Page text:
Cached file read performance with 6.2-PRERELEASE

Mark Kirkwood markir at
Tue Dec 19 20:49:09 PST 2006

> What does the memory-related stats from "top" show you? Did you have any 
> other memory intensive applications running at the time? A random 
> example from one of my systems (1GB RAM):

Thanks, good point - but no - absolutely nothing (machine is freshly 
booted, and the only thing running is this test).

Mem: 4672K Active, 4260K Inact, 20M Wired, 14M Buf, 1974M Free

Mem: 5124K Active, 681M Inact, 126M Wired, 112M Buf, 1191M Free

As I understand it, the pages for the file are cached in Inactive and 
the 112M Buf is essentially a 'window' to access 'em (probably said that 
a little wrong... someone who knows better can hopefully correct me)

> That should give you an idea as to how much RAM is being used for the 
> buffer/block IO cache ("111M Buf" in the above example, as I understand 
> it), and the VM disk cache ("36M Cache" in the above example).
> You might also want to look at:
>     sysctl vfs.
> and see whether or not there is anything there that may affect it. For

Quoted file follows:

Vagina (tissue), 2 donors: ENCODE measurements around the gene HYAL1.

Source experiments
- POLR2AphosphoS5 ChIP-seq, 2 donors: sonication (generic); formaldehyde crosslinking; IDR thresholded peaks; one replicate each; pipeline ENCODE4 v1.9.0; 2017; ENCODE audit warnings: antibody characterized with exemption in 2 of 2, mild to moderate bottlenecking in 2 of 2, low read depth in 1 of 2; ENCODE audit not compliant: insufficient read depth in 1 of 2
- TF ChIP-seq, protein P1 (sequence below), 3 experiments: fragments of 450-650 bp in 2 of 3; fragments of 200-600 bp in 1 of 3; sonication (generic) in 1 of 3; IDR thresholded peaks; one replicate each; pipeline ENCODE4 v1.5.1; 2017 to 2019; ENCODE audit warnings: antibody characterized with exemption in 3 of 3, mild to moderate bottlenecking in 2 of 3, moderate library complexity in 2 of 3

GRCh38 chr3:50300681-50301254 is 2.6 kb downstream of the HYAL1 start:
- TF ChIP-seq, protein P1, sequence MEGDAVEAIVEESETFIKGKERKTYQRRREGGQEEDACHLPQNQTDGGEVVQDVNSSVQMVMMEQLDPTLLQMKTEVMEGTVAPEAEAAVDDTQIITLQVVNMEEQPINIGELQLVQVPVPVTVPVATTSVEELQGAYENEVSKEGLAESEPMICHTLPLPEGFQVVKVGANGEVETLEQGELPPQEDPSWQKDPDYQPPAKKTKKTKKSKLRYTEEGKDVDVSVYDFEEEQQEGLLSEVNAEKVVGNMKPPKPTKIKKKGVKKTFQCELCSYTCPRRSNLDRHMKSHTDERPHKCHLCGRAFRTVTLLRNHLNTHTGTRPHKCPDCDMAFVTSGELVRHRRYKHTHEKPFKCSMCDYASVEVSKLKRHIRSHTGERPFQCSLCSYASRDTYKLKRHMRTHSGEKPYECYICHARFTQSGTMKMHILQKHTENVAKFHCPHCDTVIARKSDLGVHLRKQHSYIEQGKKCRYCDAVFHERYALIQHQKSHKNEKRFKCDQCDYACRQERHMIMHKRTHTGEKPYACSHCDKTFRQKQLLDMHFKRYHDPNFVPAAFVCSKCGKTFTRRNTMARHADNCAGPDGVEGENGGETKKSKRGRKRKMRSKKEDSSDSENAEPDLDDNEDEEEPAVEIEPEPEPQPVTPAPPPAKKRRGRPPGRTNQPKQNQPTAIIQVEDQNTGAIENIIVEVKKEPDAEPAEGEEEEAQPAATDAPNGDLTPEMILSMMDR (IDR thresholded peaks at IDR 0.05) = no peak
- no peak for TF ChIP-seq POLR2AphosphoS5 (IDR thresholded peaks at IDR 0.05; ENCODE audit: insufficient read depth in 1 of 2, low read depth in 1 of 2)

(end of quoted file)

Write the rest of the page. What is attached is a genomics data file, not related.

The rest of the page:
> instance, whether there is a maximum size in terms of files that will be 
> cached...? Someone with more VFS/etc knowledge than I may be able to 
> better advise you there...

Thanks - I'll look into these.

> It might be worthwhile trying with a series of different file size to 
> determine if there is a point where the caching performance drops... I 
> just did a few quick tests on a relatively old machine (2x P3-933Mhz, 
> 1GB RAM)... in this case, /tmp is on a 3ware SATA RAID controller 
> (8xxx?) running RAID1 on two 160gb SATA disks)...

Well that proved to be interesting: anything much bigger than 100M is 
pretty flat at 350MB/s...

Cached file size      read rate (8k blocks)
----------------      ---------
100MB                 510MB/s
150MB                 350MB/s
200MB                 350MB/s
800MB                 350MB/s
1.6Gb                 350MB/s

(Off-topic: a 2.5GB file still gets close to 350MB/s even tho it is - 
obviously - partially cached, helped no doubt by a fast IO system - 
3ware 75xx + 4 disk RAID0, which can do 195MB/s for the uncached 
sections of the file...).



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